Automate testing. Every time you deploy code or perform various other actions, Acquia Cloud runs “Cloud Hooks”. These are simple scripts that you put into your code repository to perform any actions you want. Each hook is tied to specific actions in a specific environment—for example, all scripts in the hooks/post-code-deploy/prod directory of your repository run when you deploy code to the Production environment. The hook scripts run in sorted order until the first one fails, and the output from all hook scripts is available at the end. This is the perfect way to run your test scripts, scrub a database, perform a load test or anything else.
Test in a clone of the production environment. This is the biggest payoff with Acquia Cloud. We maintain each of these environments—Dev, Stage and Prod—for you. You can choose whether they are on the same or different servers, and whether they are redundant and load balanced or running on a single VM, but we ensure that as far as your Web application is concerned, the configuration is identical. Of course, we also provide 24/7 monitoring, backups, security updates and critical fixes—all the things you would have to do on your servers yourself.
Make all versions easily accessible. As you can see in Figure 2, you can always revert back to any specific tagged version or branch in any environment.
Have an audit trail (that is, a blame list). Our task log is your audit trail. It shows code commits, but also all changes to your Web environment: domain names, SSH keys, server launches and so on. It shows you exactly what date and time each action took place, with the option to show the full detail for the command.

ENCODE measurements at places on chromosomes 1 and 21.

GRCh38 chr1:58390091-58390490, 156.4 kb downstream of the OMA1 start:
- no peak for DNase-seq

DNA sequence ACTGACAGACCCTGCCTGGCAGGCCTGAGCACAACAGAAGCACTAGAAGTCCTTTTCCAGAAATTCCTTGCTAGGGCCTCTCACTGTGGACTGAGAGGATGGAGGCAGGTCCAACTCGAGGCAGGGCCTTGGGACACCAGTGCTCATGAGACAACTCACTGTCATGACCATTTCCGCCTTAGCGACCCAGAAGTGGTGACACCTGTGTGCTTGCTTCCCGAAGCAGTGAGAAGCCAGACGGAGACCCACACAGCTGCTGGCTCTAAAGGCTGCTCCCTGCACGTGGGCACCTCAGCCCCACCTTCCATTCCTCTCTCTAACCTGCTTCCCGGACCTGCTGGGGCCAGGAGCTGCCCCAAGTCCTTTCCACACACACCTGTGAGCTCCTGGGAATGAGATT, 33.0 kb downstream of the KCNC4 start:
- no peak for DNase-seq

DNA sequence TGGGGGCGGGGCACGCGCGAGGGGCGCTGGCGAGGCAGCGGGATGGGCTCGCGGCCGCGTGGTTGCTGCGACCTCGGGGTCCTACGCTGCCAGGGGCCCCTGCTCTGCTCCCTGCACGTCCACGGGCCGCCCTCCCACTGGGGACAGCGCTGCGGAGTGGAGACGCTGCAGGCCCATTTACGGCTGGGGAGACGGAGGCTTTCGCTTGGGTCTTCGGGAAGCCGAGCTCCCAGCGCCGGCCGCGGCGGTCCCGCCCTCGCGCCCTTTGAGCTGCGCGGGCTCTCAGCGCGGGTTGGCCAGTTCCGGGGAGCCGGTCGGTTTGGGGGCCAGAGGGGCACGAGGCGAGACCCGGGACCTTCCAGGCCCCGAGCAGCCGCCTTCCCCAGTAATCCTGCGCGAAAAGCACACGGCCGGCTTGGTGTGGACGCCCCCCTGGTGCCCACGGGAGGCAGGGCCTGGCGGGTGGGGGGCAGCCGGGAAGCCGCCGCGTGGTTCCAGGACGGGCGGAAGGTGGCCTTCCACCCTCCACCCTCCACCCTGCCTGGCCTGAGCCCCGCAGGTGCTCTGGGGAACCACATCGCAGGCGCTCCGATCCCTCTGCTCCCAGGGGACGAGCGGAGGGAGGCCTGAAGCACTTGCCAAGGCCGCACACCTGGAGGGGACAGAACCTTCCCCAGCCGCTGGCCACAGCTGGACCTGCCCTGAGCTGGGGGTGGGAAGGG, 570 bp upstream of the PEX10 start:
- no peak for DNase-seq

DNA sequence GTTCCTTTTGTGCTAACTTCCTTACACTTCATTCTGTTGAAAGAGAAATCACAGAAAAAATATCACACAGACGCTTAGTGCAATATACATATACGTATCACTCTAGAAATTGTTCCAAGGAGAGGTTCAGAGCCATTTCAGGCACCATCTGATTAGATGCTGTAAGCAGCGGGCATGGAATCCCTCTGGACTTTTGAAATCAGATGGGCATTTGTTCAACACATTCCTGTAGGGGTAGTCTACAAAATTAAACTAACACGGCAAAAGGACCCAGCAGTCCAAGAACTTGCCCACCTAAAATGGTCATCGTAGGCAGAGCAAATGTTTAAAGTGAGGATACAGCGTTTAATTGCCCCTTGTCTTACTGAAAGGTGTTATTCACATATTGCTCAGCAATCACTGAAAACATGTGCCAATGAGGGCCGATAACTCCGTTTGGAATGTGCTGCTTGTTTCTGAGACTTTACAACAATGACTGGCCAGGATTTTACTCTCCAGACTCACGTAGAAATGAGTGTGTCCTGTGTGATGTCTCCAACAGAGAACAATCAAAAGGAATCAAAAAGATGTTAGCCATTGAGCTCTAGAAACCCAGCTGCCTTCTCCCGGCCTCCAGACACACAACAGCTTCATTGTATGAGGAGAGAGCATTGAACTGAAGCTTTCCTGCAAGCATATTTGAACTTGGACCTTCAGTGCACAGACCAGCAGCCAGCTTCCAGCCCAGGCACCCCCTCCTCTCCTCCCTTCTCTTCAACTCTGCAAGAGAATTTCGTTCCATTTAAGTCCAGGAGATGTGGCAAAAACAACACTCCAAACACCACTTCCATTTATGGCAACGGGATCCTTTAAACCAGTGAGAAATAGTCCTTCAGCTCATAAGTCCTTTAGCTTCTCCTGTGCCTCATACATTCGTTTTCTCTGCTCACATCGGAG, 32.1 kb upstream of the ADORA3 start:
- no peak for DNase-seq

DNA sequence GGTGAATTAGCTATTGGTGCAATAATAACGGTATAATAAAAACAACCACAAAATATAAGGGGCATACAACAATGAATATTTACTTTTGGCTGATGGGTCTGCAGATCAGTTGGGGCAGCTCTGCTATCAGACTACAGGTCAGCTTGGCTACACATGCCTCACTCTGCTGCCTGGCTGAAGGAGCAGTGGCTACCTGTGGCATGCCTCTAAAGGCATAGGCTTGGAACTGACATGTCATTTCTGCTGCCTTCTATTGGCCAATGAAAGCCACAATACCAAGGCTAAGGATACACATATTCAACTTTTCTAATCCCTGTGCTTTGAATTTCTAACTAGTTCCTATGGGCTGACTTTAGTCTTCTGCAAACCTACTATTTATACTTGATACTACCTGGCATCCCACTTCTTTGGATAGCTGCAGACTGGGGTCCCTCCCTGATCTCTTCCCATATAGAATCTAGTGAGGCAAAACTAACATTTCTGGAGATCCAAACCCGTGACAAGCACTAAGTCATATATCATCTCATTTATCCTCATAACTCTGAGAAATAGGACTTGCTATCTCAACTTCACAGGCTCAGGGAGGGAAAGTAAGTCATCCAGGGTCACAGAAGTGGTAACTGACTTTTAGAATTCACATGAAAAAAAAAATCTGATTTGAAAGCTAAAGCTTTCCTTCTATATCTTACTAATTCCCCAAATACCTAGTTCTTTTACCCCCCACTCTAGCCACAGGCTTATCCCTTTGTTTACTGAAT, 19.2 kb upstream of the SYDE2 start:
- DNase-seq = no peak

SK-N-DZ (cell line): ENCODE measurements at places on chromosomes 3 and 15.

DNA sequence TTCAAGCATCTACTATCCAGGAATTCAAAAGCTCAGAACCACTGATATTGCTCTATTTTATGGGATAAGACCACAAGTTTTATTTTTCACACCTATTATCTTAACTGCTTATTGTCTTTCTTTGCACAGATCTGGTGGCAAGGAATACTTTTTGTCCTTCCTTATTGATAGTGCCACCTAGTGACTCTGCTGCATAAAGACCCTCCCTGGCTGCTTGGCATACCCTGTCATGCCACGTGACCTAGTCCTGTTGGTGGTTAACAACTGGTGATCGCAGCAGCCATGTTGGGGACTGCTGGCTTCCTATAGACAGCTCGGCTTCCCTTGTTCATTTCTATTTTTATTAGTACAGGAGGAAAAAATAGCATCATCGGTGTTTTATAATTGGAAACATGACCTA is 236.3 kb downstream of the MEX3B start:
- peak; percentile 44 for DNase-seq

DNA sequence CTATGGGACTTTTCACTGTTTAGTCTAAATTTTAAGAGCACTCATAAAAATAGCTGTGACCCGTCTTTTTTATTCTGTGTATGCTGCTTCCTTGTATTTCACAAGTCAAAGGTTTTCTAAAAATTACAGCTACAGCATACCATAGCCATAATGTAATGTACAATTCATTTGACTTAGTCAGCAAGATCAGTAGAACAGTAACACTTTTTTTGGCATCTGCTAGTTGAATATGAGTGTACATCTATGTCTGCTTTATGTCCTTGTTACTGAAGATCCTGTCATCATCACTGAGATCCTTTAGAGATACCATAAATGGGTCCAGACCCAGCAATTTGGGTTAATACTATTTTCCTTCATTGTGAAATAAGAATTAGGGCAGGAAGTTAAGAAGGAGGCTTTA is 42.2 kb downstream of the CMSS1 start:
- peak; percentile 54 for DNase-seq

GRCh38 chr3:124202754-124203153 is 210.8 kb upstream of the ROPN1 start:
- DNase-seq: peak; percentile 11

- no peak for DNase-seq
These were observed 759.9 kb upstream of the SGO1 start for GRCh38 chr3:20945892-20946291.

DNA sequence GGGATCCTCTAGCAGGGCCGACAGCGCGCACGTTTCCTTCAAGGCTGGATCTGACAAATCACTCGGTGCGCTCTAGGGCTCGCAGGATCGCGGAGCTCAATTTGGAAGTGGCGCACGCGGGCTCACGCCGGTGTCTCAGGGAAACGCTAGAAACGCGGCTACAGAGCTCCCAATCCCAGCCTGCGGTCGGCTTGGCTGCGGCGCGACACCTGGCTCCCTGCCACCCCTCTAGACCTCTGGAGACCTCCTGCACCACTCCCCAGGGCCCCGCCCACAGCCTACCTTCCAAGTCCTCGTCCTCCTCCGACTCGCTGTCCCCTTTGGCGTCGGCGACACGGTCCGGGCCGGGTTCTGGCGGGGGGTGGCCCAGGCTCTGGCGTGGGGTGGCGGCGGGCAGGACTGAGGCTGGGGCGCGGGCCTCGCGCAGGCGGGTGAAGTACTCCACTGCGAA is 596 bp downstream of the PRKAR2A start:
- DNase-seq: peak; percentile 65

Automate site deployment. To deploy a release from one environment to another, simply drag and drop on the UI (or use our API or Drush CLI to do the same thing). If you drag code from an environment deploying a branch, it creates a symbolic tag at the tip of that branch and deploys the tag in the target environment. If you drag an environment deploying a tag, it just deploys the same tag in the same environment. You always can deploy any branch or any previous tag in any environment just by selecting it from the drop-down list (or, again, via our API or CLI).
Measure results and iterate rapidly. This article mostly been has about Acquia Cloud, but Acquia Cloud is itself just a feature of the Acquia Network that provides a wide variety of tools to improve your site, such as expert Drupal configuration advice, SEO optimization, faceted search, performance monitoring, load testing and spam blocking, plus services like education, training and support. The Acquia Network is part of every Cloud subscription and includes all of these tools, most for free.
To view a video overview that showcases how to develop with Acquia Cloud for your Drupal site, I have a Webinar on this very topic available at ow.ly/cUNlL. To sign up for a completely free version of Acquia Cloud, visit network.acquia.com/freecloud.